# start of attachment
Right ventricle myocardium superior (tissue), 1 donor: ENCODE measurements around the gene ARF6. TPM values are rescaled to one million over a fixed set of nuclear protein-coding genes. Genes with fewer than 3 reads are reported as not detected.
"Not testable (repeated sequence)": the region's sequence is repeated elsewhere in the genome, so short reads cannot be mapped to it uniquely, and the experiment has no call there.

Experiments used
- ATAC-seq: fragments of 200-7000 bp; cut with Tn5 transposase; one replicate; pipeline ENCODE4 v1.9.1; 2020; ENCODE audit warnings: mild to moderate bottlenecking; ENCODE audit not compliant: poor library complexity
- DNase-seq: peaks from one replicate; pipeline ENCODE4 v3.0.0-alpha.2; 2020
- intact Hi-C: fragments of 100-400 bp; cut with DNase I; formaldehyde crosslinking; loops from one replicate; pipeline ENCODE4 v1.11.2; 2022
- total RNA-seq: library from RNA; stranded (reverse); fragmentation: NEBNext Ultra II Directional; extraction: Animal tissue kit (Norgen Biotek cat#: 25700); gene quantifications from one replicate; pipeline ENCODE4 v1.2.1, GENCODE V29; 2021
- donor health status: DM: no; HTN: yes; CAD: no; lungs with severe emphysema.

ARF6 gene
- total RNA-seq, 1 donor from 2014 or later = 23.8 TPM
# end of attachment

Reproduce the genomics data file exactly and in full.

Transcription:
Right ventricle myocardium superior (tissue), 1 donor: ENCODE measurements around the gene ARF6. TPM values are rescaled to one million over a fixed set of nuclear protein-coding genes. Genes with fewer than 3 reads are reported as not detected.
"Not testable (repeated sequence)": the region's sequence is repeated elsewhere in the genome, so short reads cannot be mapped to it uniquely, and the experiment has no call there.

Experiments used
- ATAC-seq: fragments of 200-7000 bp; cut with Tn5 transposase; one replicate; pipeline ENCODE4 v1.9.1; 2020; ENCODE audit warnings: mild to moderate bottlenecking; ENCODE audit not compliant: poor library complexity
- DNase-seq: peaks from one replicate; pipeline ENCODE4 v3.0.0-alpha.2; 2020
- intact Hi-C: fragments of 100-400 bp; cut with DNase I; formaldehyde crosslinking; loops from one replicate; pipeline ENCODE4 v1.11.2; 2022
- total RNA-seq: library from RNA; stranded (reverse); fragmentation: NEBNext Ultra II Directional; extraction: Animal tissue kit (Norgen Biotek cat#: 25700); gene quantifications from one replicate; pipeline ENCODE4 v1.2.1, GENCODE V29; 2021
- donor health status: DM: no; HTN: yes; CAD: no; lungs with severe emphysema.

ARF6 gene
- total RNA-seq, 1 donor from 2014 or later = 23.8 TPM